Royal Gazette

Article published Nov 14, 2002

British pioneer sheds insight on dynamics of domestic abuse

Royal Gazette (Bermuda)

Men are not the enemy and sometimes women are also the abusers said Erin Pizzey, founder of Britain's first shelter for battered women.

Mrs. Pizzey ran the shelter based in west London from 1971 to 1982. She had an open-door policy allowing any abused woman to come with her children. In doing this she discovered that men were also being abused also.

Yesterday, she told the Hamilton Lions weekly luncheon: "People who abuse have a deep-seated anger, and the anger needs to be released. It makes no sense to lock a man up for beating his partner, because when he comes out he will only be angrier. Abusers need to be counselled to find out what is the cause of their anger so that it can be released."

Mrs. Pizzey said: "For women, we have mental institutions and we have prisons full of men from dysfunctional families.

She began a shelter for bettered men in Britain, receiving funds from the now defunct, Greater London Council (GLC). She said: "This was difficult because it was also during a time when the radical feminist movement was taking off. But many people do not realise that both men and women can be the abuser.

"Many men find themselves with the narcissistic woman who needs to be at the centre of attention, full of self-love, who has lacked the love of her mother in very early childhood and this woman is often very abusive."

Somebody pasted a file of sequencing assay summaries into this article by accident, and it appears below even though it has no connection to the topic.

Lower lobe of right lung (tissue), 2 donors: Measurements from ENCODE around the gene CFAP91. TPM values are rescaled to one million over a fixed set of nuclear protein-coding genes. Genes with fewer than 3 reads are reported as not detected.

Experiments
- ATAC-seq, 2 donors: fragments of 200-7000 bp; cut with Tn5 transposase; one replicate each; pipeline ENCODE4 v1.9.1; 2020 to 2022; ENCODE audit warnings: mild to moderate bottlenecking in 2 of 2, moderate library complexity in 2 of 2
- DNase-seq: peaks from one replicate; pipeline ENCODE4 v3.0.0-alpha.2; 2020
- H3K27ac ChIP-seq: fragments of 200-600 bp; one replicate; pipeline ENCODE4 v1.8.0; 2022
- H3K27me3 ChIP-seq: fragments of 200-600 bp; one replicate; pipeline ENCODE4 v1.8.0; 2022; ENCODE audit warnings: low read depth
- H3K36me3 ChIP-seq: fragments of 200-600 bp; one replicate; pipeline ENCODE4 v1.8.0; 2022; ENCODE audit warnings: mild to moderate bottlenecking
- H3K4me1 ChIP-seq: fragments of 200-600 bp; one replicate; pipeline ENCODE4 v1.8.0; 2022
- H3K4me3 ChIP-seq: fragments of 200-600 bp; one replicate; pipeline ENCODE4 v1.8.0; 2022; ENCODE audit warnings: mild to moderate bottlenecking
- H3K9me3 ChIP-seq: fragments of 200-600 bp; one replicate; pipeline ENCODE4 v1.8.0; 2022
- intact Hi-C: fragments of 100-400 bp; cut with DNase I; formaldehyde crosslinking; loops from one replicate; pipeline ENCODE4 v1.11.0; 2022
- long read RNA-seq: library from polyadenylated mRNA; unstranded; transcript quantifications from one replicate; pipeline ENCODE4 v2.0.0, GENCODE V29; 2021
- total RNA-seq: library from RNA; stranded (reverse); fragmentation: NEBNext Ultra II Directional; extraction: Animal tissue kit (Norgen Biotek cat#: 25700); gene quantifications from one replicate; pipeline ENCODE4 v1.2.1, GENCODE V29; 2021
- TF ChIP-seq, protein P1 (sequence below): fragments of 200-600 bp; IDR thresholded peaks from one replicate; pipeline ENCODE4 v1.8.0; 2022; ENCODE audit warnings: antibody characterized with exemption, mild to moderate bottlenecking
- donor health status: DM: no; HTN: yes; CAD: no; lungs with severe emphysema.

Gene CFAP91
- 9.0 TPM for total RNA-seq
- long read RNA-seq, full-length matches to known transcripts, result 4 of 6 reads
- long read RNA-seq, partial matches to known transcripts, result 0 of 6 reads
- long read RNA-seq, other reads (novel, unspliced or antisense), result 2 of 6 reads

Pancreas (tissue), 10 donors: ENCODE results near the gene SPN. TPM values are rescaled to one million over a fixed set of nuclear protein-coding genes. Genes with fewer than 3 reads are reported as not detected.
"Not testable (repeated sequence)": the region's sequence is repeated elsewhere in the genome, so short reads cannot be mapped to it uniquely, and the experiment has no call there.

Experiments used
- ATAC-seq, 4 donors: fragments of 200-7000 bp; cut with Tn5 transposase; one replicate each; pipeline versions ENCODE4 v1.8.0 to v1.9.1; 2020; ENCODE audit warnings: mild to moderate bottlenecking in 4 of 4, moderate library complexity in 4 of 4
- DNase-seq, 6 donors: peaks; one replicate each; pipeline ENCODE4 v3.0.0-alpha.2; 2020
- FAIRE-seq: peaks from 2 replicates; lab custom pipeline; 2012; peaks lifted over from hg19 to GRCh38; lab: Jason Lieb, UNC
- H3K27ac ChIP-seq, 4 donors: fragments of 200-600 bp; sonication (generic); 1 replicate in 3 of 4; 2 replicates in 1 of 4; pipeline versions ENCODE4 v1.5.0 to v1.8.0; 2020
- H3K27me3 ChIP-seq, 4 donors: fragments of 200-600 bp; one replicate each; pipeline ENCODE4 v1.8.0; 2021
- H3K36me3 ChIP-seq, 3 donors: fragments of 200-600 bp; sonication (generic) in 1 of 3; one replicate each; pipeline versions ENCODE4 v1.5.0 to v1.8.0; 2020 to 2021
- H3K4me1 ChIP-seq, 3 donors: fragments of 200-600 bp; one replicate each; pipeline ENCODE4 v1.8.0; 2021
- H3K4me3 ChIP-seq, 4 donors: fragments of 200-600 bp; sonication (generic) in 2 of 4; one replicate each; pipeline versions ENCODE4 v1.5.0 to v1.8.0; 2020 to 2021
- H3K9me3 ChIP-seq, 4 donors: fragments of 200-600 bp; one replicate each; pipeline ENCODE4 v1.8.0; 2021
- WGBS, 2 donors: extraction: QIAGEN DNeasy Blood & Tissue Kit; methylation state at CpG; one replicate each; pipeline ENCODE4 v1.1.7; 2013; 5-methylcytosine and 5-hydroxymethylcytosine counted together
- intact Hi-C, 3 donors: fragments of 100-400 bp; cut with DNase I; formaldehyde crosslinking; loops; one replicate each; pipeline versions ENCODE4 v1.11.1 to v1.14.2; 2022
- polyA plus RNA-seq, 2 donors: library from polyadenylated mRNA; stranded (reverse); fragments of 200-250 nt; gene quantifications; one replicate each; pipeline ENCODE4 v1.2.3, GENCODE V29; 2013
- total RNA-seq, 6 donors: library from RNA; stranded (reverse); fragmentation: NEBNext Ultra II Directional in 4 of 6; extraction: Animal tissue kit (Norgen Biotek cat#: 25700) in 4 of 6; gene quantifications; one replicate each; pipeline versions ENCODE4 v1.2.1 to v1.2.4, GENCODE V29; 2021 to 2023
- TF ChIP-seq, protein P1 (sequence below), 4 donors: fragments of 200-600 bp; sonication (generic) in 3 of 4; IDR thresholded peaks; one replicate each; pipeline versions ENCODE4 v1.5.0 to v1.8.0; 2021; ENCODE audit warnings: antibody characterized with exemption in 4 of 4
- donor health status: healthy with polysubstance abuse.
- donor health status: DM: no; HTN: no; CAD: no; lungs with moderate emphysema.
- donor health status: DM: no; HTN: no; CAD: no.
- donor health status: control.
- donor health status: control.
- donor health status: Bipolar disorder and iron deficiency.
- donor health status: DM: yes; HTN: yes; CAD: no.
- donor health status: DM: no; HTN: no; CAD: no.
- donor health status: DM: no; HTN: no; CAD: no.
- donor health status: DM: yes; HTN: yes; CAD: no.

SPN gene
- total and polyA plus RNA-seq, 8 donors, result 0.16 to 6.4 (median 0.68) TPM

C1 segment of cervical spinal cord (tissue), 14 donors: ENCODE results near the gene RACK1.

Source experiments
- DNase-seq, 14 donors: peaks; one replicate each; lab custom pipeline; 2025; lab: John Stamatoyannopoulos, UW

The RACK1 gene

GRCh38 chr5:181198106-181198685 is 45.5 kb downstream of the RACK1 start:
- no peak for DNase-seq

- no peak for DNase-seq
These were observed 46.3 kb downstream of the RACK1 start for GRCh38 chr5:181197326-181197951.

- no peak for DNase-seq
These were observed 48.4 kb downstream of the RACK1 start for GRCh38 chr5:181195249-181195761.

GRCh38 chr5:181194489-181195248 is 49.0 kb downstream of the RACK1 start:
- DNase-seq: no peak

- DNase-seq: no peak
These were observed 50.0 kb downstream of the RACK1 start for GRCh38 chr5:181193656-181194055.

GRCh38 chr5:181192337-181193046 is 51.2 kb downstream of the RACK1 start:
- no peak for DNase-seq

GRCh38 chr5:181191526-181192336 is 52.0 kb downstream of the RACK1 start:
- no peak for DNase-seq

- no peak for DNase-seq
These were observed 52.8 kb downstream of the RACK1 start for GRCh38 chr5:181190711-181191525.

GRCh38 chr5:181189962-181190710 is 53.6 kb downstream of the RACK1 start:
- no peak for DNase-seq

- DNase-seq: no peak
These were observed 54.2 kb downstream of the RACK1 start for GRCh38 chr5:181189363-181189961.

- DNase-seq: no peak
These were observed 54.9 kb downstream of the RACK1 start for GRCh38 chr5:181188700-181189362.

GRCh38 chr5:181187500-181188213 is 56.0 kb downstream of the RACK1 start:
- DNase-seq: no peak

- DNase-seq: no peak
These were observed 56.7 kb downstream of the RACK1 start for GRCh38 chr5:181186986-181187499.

She added: "Half the time when people say that they fell in love with someone, is it really love or is it set psychological pattern of instincts."

Out of her first 100 women, 38 were the type of women who had a relationship with a man who then became victims of abuse and the other 62 were just as abusive as the men they had left.

All was going well until the radical feminist movement came on board with its own agenda that all men are the enemy, which has in turn undermined the family structure.

"Domestic violence is unacceptable, but it is also unacceptable to hate all men," she said.

Initially shelters including hers were impoverished, often overcrowded and run with a volunteer staff. She came under a lot of criticism because of the number of children, the overcrowding and sanitation problems and was often taken to court, until Queen Elizabeth II intervened directly to settle the matter.

Said Mrs. Pizzey: "It is sad to see so many people being turned away from shelters around in America. In some cases, boy children over the age of nine are not allowed in, thus suggesting that all men are potential rapists and abusers."

She also told the Lions that in many instances, child abuse happens at the hands of mothers, as well as fathers.

The other form of abuse that no one wants to discuss is where you have the mother's lover abusing the children."

In her study of why abuse occurs, she found that domestic violence is more common in homes where there is just the nuclear family, unlike countries such as Italy where there is an extended family.

She said: "Violence is not a gender issue, it is not class based, it happens in every echelon of society. We need to put down our weapons and find out why people are abusive."

Mrs. Pizzey is the author of 'Scream Quietly or the Neighbours Will Hear', a book that she wrote in 1974 after running the shelter for three years. The book was successful in bringing the problem of battered women to the world's attention and shelters began springing up all over the world.

She is speaking this week at the conference Fathers for Families, being held at the Fairmont Hamilton Princess.

Copyright 20©01 The Royal Gazette Ltd.